Social Work

Criminal Justice

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You are interested in the law…

Whether that means becoming a lawyer, getting involved in law enforcement as a detective or in forensics, even social work, you want to use your career to understand and uphold the law.


The Criminal Justice degree at Tennessee Wesleyan prepares students with an understanding of the law. Students learn the process, from crime to trial, through courses with integrated curriculum. We have two undergrad programs formatted specific to your needs.

Our in-person program is a traditional undergraduate program offered on our Athens, TN campus. Newly launched, our online program is specific to adult learners looking to complete their degree.

Students can also choose the Forensics emphasis to include focused courses like Drugs and Crime, Forensics, and Trial Practice.

Students with a Criminal Justice degree from TWU are able to utilize their majors by following several different career paths. Graduates have gone on to law school, many find themselves in jobs in the field, such as police detective, probation officer, or correctional supervisor. Students attend graduate school, enter the social work field, and more.

Criminal Justice majors have multiple opportunities for involvement within the program, including the Criminal Justice Club, the biennial trip to Washington D.C., the annual event hosting world renowned forensic anthropologist, Dr. Bill Bass, and more.

One popular feature of the Criminal Justice major is the processing of a crime scene in Crime Scene Forensics class each fall, immediately proceeded by the trying of the case in Trial Practice and Evidence class each spring.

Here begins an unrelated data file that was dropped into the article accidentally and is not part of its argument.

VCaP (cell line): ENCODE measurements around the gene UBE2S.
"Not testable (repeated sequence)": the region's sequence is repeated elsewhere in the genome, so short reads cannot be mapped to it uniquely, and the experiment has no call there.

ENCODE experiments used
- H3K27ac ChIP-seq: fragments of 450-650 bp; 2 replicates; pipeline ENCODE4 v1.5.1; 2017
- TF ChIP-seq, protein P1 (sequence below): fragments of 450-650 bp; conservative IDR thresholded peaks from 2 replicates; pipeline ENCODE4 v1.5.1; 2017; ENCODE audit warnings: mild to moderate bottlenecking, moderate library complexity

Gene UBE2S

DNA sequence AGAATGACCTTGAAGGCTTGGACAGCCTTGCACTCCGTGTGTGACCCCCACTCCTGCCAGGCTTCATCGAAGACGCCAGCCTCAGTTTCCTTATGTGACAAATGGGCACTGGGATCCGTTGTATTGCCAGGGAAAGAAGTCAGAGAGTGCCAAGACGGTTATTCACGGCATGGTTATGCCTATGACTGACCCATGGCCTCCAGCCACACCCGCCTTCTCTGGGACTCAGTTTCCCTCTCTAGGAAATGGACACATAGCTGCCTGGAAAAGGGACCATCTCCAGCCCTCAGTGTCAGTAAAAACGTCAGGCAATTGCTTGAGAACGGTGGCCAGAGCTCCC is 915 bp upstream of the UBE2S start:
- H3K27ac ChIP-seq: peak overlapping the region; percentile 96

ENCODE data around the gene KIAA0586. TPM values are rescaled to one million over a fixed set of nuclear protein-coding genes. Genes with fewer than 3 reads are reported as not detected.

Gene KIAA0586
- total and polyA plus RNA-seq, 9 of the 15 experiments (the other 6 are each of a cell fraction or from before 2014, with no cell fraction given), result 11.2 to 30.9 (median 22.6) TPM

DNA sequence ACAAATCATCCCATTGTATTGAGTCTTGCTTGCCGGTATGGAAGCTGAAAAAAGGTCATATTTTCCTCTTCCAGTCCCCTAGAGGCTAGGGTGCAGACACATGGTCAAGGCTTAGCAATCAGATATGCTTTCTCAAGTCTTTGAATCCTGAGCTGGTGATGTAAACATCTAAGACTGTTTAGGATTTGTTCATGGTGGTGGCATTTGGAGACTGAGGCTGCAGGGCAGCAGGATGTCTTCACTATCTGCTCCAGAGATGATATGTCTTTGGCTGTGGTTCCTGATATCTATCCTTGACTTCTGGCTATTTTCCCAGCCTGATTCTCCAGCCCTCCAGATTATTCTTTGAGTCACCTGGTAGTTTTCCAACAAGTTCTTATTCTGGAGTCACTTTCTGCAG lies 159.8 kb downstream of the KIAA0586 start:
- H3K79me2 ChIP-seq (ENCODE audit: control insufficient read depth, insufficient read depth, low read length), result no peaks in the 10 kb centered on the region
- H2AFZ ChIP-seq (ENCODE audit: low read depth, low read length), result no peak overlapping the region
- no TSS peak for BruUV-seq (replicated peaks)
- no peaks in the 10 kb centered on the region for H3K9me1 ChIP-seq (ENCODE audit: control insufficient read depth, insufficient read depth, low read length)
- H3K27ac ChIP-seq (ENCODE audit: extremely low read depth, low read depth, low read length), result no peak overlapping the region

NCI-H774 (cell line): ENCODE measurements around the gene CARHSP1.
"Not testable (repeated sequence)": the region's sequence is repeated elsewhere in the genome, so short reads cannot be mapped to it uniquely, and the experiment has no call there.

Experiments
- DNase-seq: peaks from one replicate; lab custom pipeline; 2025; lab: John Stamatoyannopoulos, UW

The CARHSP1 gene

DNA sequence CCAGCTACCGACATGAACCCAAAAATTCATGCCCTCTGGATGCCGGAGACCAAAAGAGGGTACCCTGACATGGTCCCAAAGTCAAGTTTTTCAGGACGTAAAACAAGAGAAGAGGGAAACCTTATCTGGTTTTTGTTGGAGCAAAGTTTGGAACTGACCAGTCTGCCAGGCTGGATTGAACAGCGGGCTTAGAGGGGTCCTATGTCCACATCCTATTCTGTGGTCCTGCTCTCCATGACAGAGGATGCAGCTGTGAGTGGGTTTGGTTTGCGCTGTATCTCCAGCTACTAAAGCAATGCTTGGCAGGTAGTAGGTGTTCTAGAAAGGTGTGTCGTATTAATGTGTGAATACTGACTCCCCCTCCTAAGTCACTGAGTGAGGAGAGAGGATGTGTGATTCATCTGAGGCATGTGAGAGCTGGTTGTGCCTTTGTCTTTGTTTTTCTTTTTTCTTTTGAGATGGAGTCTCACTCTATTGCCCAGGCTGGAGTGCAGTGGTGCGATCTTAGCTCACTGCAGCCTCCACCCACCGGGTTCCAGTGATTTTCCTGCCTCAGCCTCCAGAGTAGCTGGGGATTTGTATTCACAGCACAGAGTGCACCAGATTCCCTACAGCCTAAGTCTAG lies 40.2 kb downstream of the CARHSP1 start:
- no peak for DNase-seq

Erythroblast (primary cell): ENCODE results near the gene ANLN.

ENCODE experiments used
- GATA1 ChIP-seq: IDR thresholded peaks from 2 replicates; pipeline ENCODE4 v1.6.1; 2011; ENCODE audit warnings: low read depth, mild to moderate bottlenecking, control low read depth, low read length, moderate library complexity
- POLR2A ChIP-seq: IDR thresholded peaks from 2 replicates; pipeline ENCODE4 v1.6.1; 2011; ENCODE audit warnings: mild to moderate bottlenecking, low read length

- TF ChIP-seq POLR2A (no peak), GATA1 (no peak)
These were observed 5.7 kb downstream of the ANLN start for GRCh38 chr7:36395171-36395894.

Is our online program right for you?

Find out if the Professional Leadership in Criminal Justice program fits your needs. 

Explore PLCJ

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Drugs and Crime

This class is designed to introduce students to the several illicit substances available, as well as the legal, yet often abused, ones. The course will also specifically focus on the extent of the drug abuse problem and examine the relationship between drug use and crime. Ultimately, the course is intended to provide students with a proper grounding in the pharmacological, sociological, and criminal dimensions of the drug problem, including the history of drug legislation in the United States.


 An analysis of the concepts of crime, law, and criminology; theories of crime causation to include types of crime and offenders; a study of ethical issues in criminology.

Crime Scene Forensics

This course will introduce the student to the basics of practical crime scene investigation procedures and techniques. Covering the history of forensic investigation from the ancient Chinese culture to the phenomena known today as the "CSI-Effect" on the general population, this course explains the methods and protocol involved in the crime scene investigator's two prime directives: protect and preserve the evidence. This course will also introduce the student to the basics of the relationship of forensics and the law. historical as well as practical applications of forensic science will be discussed, as well as the various applications of forensic evidence within the legal system.